|Type||Thesis or Dissertation - MSc degree in Epidemiology|
|Title||Evaluating multi-level risk factors for malaria and arboviral infections in regions of Tanzania|
Vector-borne diseases, such as those transmitted by mosquitoes, pose a significant public
health concern in many countries worldwide. In this thesis, I explored the role of a number of
risk factors defined at multiple scales on vector-borne disease prevalence, focusing on malaria
and arboviral infections in several regions of North-Eastern Tanzania, with the principal aim of
improving the overall diagnosis of febrile illness in this region.
First, I investigated the influence of household-wealth on prevalence of malaria and arboviral
infections using principal component analysis (PCA), and then described the methodological
challenges associated with this statistical technique when used to compute indices from smaller
datasets. I then employed a multilevel modelling approach to simultaneously incorporate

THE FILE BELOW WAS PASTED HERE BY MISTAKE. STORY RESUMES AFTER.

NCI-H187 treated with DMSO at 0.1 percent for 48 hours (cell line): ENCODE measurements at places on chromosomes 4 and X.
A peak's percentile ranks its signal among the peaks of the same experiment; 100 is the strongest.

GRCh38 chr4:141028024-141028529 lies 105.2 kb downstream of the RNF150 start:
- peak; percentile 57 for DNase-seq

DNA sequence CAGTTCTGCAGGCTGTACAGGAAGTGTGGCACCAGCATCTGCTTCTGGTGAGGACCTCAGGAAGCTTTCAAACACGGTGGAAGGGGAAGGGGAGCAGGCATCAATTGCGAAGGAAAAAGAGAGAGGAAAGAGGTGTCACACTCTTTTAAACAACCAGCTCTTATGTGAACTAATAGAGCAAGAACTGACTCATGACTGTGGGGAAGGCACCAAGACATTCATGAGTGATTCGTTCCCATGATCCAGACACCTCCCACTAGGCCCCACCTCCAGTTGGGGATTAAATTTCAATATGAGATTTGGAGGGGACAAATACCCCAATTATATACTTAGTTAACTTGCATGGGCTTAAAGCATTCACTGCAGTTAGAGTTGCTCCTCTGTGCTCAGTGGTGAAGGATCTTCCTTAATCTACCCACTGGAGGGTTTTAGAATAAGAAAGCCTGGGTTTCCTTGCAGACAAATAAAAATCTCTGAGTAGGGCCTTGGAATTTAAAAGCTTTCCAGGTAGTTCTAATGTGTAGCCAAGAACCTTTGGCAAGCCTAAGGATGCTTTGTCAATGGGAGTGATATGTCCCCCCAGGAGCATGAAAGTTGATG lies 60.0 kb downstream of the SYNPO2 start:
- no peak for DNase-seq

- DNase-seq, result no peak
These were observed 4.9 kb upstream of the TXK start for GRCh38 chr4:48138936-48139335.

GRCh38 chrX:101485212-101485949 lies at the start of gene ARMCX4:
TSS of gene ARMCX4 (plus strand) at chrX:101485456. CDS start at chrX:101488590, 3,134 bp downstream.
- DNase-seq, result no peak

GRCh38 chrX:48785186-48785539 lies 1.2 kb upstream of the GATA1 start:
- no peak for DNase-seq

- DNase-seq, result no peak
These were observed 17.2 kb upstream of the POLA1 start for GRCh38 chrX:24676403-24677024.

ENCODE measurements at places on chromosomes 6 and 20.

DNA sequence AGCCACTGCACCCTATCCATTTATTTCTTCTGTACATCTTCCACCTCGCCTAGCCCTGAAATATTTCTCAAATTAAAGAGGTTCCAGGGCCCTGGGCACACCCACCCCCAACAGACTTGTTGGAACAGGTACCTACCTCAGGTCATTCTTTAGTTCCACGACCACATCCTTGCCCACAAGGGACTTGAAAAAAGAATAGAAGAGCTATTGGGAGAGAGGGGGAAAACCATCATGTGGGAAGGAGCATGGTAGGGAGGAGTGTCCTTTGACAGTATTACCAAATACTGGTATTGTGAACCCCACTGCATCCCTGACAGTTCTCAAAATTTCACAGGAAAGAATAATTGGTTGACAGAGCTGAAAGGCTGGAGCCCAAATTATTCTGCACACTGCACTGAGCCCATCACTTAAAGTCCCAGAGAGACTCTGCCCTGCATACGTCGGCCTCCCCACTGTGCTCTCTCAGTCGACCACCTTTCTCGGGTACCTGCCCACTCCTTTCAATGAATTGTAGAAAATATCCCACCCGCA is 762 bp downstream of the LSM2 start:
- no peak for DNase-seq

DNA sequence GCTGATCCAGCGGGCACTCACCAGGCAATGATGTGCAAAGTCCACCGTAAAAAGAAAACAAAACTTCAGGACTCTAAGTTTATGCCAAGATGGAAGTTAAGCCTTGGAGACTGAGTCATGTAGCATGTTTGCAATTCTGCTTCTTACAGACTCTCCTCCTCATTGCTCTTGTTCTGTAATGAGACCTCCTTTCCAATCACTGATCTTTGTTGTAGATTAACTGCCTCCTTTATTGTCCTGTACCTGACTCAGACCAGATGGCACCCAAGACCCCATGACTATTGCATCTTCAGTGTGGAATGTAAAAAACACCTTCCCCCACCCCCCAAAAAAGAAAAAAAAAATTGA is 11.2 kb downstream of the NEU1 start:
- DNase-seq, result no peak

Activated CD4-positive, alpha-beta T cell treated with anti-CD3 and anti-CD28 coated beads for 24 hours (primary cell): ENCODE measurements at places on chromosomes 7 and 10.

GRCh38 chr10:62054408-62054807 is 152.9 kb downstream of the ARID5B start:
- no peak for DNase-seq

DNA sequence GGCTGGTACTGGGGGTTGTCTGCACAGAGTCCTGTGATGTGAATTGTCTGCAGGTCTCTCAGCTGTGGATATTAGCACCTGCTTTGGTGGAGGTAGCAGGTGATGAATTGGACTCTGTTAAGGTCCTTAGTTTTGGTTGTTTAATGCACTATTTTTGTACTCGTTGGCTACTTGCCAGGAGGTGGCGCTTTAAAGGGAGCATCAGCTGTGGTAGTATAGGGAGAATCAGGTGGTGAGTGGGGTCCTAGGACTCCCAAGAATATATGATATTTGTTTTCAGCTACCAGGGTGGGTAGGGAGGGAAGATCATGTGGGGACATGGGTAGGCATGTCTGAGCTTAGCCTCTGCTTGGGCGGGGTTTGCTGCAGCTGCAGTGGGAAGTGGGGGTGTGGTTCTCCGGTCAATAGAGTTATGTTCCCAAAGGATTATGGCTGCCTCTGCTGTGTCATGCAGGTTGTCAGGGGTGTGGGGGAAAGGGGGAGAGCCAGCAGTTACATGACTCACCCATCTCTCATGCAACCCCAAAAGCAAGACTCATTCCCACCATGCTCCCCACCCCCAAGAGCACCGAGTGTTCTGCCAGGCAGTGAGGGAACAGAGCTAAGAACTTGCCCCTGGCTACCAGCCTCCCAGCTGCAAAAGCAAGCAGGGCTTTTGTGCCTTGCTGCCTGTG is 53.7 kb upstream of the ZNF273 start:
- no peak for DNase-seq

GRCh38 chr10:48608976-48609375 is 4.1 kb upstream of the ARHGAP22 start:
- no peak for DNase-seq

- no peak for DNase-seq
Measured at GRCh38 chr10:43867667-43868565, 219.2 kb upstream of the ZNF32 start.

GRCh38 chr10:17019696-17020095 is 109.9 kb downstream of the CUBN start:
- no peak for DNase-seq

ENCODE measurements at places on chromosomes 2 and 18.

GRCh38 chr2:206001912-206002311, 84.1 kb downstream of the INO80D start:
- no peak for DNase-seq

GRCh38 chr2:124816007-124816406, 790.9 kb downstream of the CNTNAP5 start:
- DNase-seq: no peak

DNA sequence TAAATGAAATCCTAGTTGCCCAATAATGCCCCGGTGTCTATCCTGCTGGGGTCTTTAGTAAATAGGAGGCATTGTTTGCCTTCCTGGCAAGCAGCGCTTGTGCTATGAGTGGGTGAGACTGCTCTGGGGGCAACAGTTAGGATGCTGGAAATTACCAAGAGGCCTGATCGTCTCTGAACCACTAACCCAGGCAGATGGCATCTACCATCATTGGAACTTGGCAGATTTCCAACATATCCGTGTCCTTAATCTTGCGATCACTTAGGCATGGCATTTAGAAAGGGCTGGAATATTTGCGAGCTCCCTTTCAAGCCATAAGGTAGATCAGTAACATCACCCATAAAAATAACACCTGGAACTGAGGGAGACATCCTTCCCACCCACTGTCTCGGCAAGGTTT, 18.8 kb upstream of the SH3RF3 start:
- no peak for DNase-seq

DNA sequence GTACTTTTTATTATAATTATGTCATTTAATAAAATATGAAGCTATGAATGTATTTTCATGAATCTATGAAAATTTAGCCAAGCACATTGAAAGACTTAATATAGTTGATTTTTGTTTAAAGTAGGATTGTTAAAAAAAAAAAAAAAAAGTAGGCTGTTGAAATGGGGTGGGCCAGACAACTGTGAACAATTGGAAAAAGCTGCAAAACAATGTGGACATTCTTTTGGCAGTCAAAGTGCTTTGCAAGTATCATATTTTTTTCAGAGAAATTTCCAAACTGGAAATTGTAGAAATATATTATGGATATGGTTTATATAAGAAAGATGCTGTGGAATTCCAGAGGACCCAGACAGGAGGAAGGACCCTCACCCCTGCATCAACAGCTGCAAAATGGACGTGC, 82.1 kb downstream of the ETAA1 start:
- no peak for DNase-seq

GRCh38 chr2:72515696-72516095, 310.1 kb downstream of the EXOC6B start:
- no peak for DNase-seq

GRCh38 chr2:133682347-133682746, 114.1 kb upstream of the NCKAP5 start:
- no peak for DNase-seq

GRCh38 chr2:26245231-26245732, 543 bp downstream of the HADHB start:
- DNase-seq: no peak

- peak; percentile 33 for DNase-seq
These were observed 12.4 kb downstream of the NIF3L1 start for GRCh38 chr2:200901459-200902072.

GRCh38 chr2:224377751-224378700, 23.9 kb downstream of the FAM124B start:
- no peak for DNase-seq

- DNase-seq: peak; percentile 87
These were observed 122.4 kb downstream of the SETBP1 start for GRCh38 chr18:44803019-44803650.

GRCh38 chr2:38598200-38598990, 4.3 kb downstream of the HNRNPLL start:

household-level anthropogenic factors and village-level environmental characteristics to
investigate key determinants of Anopheles malaria vector density among rural households.
These analyses provided methodologically rigorous approaches to studying vector-borne
diseases at a very fine-scale and also have significant public health relevance as the research
findings can assist in guiding policy decisions regarding surveillance efforts as well as inform
where and when to prioritize interventions.
|»||Tanzania - HIV/AIDS and Malaria Indicator Survey 2007-2008|
|»||Tanzania - HIV/AIDS and Malaria Indicator Survey 2011-2012|